We tested three anesthesia machines: Ohmeda Modulus II ([OMII]; Datex-Ohmeda), Ohmeda Excel 210 (OE210; Datex-Ohmeda), and Dräger Narkomed II ([DNII], North American Dräger, Telford, PA). Two 2.5-lb soda lime packs (Sodasorb; WR Grace, Atlanta, GA) were lodged in the CO2 canister. No part of the machine was modified from the usual clinical setup.
NO Delivery via the N2O Flowmeter
A tank containing 800 ppm NO in nitrogen (N2) (INO Therapeutics, Liberty Corner, NJ) was connected to the N2O inlet of the anesthesia machine by a specially fitted pressure hose. The gas pressure was 50 psi. The [NO] delivered was calculated by a standard formula (4):MATH
NO Delivery via the INOvent
The INOvent is a commercial delivery system that injects NO proportionally to the inspiratory flow. Its monitoring unit consists of slow response electrochemical NO and NO2 analyzers. The INOvent injection module was placed just distal to the inspiratory valve and the sampling line just proximal to the Y-piece, as recommended by the manufacturer (4,7).
Measurements and Calibrations
Inspired [NO] was measured continuously by a chemiluminescence analyzer (Sievers model NOA 280; Sievers Instruments, Boulder, CO) with a response time of 170 ms (5). The analyzer was calibrated with 0 and 25 ppm NO. The [NO] signal was digitized at 100 Hz and recorded by wave form analysis software (Windaq; Dataq Instruments, Akron OH). Gas was sampled for analysis at four different locations along the anesthesia breathing circuit: just distal to the inspiratory valve, at the Y-piece, distal to the exhalation valve, and proximal to the ventilator bellows. A screen pneumotachometer (Hans-Rudolph model 3700A, Kansas City, MO) was inserted at the Y-piece. Its pressure differential was measured by a pressure transducer (Validyne 45–142-871, ± 2 cm H2O, Northridge, CA), converted into flow, amplified (Hewlett-Packard amplifier 8805C, Waltham, MA), digitized at 100 Hz, and recorded. The pneumotachometer was calibrated at 60 L/min with air delivered by a precision rotameter (Brooks Instruments, Hatfield, PA). The tidal volume (VT) was obtained by digital integration of the flow signal. Pressure at the Y-piece was measured with a pressure transducer (Validyne 45–32-871, ± 100 cm H2O), amplified (Hewlett-Packard amplifier 8805), anddigitized at 100 Hz and recorded.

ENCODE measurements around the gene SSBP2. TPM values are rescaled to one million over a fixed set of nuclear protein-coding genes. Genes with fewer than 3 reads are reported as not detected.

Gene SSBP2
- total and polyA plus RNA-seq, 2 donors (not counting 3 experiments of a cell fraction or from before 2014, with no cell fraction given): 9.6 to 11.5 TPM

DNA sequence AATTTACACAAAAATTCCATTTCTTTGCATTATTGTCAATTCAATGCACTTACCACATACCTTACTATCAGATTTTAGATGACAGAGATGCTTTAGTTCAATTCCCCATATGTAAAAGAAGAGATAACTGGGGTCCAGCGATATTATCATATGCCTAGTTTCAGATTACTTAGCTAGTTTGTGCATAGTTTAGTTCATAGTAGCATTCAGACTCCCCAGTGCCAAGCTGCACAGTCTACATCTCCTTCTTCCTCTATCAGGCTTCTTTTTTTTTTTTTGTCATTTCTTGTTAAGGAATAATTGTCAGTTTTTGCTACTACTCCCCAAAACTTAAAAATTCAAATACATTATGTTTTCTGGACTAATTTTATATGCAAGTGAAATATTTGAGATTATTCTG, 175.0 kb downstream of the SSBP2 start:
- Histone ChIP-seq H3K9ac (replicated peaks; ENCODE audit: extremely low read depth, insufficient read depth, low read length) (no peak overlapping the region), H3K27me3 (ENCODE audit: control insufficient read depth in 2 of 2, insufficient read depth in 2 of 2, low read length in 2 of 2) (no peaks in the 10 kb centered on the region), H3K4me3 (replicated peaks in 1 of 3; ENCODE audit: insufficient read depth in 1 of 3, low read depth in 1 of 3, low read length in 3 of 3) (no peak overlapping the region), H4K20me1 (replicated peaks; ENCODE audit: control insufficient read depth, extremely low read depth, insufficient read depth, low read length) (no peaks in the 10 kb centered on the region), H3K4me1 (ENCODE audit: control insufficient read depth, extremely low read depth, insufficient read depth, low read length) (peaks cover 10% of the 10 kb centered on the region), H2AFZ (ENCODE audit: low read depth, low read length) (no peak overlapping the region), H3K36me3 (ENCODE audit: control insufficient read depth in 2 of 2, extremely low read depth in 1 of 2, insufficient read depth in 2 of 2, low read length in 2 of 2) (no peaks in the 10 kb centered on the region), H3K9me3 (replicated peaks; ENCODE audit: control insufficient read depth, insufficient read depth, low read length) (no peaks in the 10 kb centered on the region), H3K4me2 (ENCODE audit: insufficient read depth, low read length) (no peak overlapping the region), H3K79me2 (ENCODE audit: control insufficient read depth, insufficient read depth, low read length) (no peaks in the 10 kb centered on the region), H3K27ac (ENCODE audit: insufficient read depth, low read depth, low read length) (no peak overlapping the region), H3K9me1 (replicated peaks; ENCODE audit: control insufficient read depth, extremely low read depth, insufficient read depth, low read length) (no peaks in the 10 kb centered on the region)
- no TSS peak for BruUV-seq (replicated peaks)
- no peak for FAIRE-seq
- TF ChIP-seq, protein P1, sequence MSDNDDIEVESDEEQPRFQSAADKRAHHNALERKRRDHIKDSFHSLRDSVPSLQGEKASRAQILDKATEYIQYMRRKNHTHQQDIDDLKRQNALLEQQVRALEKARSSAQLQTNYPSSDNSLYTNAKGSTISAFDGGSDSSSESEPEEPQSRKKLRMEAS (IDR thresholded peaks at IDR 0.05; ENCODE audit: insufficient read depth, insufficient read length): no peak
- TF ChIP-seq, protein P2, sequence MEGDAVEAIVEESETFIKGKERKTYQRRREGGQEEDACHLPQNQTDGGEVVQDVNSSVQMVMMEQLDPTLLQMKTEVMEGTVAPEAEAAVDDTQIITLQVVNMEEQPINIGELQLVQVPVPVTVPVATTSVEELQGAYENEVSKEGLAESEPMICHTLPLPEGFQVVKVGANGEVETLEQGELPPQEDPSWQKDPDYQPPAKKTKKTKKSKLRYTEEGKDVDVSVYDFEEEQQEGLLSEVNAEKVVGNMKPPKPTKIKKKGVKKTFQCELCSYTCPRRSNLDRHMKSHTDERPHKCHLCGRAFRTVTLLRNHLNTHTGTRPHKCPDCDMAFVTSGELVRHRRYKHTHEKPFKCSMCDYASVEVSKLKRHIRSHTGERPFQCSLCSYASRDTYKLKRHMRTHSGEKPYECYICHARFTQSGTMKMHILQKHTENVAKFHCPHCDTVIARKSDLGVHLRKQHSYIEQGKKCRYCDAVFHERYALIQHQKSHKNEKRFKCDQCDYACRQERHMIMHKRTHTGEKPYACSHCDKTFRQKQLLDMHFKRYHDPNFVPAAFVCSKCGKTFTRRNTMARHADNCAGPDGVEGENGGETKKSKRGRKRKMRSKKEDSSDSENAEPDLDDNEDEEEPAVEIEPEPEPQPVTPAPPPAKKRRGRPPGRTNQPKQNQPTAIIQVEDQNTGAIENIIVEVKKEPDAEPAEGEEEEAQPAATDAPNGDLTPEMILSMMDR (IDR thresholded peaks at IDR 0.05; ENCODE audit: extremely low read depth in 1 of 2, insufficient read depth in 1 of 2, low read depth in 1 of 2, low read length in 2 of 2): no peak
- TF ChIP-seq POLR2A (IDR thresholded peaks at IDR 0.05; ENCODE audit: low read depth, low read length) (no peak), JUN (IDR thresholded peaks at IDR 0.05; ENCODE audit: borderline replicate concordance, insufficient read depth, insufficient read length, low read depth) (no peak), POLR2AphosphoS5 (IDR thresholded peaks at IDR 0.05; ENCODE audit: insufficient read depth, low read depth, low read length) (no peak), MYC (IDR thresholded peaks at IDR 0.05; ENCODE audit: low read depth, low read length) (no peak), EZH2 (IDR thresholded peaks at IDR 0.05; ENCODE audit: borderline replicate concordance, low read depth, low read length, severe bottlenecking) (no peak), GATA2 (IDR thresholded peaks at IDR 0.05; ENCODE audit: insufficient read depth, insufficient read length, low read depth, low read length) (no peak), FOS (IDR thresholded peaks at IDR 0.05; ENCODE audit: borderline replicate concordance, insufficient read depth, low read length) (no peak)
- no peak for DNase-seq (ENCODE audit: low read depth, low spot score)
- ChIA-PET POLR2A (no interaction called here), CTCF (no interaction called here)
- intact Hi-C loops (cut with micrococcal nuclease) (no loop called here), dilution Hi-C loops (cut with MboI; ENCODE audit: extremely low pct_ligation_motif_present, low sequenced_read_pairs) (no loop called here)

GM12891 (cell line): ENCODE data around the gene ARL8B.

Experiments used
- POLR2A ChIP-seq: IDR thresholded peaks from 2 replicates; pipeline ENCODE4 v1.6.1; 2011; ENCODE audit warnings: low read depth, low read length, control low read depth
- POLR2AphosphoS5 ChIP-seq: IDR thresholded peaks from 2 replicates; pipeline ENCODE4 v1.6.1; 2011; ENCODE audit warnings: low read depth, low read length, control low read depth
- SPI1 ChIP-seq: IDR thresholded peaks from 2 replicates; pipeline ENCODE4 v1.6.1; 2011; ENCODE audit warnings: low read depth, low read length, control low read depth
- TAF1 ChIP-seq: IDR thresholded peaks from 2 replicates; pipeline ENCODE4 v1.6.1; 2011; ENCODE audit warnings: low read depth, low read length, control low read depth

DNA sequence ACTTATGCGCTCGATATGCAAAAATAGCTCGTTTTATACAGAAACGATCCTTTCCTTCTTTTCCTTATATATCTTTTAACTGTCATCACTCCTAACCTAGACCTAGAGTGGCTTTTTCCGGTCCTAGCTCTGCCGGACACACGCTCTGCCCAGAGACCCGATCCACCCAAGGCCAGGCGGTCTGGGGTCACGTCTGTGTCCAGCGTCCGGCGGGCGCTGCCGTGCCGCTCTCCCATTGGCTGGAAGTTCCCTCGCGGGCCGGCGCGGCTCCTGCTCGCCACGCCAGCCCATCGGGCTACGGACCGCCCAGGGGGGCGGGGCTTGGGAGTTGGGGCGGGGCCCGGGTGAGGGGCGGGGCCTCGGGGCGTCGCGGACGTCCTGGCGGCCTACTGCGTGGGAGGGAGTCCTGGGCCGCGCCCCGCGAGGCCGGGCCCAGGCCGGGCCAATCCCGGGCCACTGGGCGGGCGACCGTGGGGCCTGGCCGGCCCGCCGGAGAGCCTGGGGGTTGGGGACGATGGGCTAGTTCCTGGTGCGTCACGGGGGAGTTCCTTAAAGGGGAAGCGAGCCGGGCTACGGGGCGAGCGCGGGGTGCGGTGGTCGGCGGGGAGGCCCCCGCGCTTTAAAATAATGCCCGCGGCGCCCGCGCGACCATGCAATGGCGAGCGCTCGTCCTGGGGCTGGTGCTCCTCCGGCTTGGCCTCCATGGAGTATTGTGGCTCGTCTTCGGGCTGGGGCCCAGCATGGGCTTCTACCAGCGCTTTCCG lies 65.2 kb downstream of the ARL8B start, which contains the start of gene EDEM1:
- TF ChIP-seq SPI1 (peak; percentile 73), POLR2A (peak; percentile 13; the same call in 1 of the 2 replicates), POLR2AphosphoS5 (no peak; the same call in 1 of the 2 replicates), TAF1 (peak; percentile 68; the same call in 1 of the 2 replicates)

The accuracy of flowmeters delivering N2O and NO in N2 was tested in several ways. First, we measured gas volume at the FGF outlet of a DNII machine by setting known flows of N2O and O2, collecting the gas in a 6-L anesthesia bag for precisely 1 min, and measuring its volume with a calibrated 1-L syringe (Hamilton, Reno NV). We also measured O2 volume delivered by the hospital O2 supply at the wall by a standard O2 flowmeter (Precision Medical, model 2MFA1001, Northampton, PA). Second, we measured [NO] at the FGF outlet after setting the O2 and N2O flowmeters of an OMII machine to deliver 10 ppm NO at 2, 4, 6, 8, and 12 L/min FGF. An OMII was used because low flow rates can be read more easily on its N2O flowmeter. Four additional experiments were performed with an OMII, OE210, and DNII (twice), set to deliver multiple [NO] between 6.5 and 75 ppm. In three experiments, [NO] also was measured immediately distal to the CO2 absorber. Third, we used a bubble flowmeter (Digital Flowmeter 650, Fisher Scientific, Pittsburgh, PA) to measure various flow rates of N2O or N2 by the N2O flowmeter of an OMII machine. All volume and concentration measurements were repeated in triplicate.